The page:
Either Abstract

(Paediatric), #220515673865

Subcutaneous Fat Necrosis of the Newborn and Treatment of Severe Hypercalcemia with Low Dose of IV Pamidronate: A Case Report

Raiwathy Krishnasamy, Paediatric Department, Hospital Melaka; Angeline Wang Seng Lian, Paediatric Department, Hospital Melaka; Nalini M Selveindran, Paediatric Department, Hospital Putrajaya

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Introduction

Subcutaneous fat necrosis of the newborn (SCFN) is an uncommon entity that occurs in neonates who experienced perinatal stressing factor. Current treatment of patients with SCFN-related hypercalcemia includes hydration, frusemide, glucocorticoids, and diets low in calcium and vitamin D. We report the use of pamidronate, a bisphosphonate, to control hypercalcemia in a 5- week-old infant with SCFN.

Methods

A term neonate was born via EMLSCS due to non-reassuring fetal status. Antenatally mother had gestational diabetes mellitus, group B streptococcus carrier and antenatal scan at 29 weeks detected fetus with dilated small bowel. Baby was born vigorous but complicated with bowel perforation requiring fluid resuscitation and a bedside glove drain. He underwent laparotomy for small bowel perforation secondary to ileal atresia and was started on TPN postoperatively while his feeding was established. At his 3rd week, he had palpable purplish lumps at his trunk and limbs associated with severe hypercalcemia and hypertriglyceridemia supporting the diagnosis of subcutaneous fat necrosis. His hypercalcemia was resistant to treatment with initial hyperhydration and IV frusemide. Further investigations showed appropriately suppressed PTH level with deficient Vitamin D levels. There was no calcification in the heart or cranium but had pelvic, medullary and bladder calculi.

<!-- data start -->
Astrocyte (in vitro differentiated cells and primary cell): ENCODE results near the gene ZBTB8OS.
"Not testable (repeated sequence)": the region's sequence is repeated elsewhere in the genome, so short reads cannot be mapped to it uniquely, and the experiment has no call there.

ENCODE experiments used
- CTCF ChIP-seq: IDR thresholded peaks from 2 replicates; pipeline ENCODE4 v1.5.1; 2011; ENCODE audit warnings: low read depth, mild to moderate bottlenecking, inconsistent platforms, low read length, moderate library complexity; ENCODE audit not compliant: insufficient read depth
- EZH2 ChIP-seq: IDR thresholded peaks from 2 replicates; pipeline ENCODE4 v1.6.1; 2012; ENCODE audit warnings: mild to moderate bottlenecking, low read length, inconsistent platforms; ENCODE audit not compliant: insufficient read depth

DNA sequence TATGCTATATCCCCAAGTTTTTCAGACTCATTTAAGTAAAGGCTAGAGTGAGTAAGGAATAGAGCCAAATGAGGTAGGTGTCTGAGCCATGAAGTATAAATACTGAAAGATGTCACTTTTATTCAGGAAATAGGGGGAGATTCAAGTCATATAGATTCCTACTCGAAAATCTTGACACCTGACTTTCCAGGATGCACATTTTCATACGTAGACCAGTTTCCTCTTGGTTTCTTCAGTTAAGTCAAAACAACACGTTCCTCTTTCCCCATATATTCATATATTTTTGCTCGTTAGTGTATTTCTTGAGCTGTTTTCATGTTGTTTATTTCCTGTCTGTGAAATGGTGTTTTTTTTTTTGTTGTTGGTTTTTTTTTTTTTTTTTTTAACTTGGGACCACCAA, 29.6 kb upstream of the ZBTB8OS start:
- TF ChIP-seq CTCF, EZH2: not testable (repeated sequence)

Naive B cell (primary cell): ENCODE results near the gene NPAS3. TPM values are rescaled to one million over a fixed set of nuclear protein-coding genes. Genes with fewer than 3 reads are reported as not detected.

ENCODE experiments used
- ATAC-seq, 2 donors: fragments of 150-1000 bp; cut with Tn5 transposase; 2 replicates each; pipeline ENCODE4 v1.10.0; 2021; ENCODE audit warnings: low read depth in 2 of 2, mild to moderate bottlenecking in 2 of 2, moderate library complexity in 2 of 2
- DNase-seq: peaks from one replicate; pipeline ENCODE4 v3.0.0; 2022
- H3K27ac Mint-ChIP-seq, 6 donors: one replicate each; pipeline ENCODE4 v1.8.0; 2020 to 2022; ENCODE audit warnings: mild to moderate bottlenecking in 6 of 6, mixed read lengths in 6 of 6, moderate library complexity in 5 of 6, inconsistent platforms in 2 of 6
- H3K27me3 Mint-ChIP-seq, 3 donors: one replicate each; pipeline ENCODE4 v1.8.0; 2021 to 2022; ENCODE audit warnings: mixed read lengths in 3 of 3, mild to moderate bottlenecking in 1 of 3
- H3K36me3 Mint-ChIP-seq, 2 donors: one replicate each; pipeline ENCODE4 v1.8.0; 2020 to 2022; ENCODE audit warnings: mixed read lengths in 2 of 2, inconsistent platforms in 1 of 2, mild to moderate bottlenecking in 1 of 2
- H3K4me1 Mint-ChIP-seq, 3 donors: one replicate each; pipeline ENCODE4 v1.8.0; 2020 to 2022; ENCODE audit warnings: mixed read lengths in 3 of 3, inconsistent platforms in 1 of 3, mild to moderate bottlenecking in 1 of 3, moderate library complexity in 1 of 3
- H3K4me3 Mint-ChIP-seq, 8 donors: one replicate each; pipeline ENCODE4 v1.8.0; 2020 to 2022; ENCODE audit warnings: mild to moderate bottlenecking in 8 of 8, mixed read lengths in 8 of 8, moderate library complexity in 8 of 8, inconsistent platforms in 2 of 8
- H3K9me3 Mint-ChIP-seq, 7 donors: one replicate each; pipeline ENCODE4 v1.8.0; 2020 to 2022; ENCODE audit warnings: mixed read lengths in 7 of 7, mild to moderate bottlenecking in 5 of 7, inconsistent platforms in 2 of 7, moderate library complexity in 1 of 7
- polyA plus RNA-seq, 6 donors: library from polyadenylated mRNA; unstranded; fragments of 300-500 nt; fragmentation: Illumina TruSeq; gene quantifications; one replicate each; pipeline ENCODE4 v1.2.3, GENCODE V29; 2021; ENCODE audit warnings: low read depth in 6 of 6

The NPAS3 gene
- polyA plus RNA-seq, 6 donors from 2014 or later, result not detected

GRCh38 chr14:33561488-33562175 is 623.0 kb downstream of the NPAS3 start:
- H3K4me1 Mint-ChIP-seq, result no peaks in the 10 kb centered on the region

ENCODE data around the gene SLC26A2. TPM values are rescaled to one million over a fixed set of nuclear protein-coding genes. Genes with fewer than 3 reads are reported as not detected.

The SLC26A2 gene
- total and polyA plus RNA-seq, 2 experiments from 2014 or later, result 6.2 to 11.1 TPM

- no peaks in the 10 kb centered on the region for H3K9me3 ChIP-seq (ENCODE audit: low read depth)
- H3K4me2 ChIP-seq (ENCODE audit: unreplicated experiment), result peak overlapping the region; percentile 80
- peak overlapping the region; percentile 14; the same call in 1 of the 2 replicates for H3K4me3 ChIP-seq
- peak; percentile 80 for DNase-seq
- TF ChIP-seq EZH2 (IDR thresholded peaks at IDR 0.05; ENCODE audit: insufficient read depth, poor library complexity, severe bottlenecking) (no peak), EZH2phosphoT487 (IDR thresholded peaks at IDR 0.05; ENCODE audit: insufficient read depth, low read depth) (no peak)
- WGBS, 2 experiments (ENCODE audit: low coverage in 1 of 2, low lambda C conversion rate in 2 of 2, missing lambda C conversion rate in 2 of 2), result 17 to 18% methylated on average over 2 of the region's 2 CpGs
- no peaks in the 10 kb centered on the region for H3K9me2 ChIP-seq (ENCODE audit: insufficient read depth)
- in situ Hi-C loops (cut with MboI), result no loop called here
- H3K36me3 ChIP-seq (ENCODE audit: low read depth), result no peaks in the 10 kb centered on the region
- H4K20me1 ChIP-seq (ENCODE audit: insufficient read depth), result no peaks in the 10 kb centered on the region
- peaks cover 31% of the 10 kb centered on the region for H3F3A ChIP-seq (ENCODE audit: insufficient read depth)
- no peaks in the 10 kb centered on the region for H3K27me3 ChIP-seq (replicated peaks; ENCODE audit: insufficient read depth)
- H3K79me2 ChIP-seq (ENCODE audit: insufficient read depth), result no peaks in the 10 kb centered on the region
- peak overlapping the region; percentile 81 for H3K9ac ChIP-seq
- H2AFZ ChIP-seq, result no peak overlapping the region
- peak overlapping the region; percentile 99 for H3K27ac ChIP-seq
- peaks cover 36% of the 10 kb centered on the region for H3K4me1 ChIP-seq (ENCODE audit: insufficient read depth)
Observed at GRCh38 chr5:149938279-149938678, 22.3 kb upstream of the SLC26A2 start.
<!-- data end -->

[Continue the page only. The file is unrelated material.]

Results

He was treated with low dose IV Pamidronate (0.2mg/kg/dose). Post single dose of IV Pamidronate calcium levels reduced to 2.2-3mmol/L and frusemide was discontinued. On discharge he tolerated low calcium formula milk. During his first follow up the calcium level remained stable at 2.5mmol/L and repeated ultrasound showed resolution of the renal pelvis and bladder calculi with persistence of the medullary nephrocalcinosis.

Conclusion

SCFN has a potentially life-threatening complication due to development of severe hypercalcemia. Pamidronate may be considered as a treatment option that is safe and without need for prolonged therapy.

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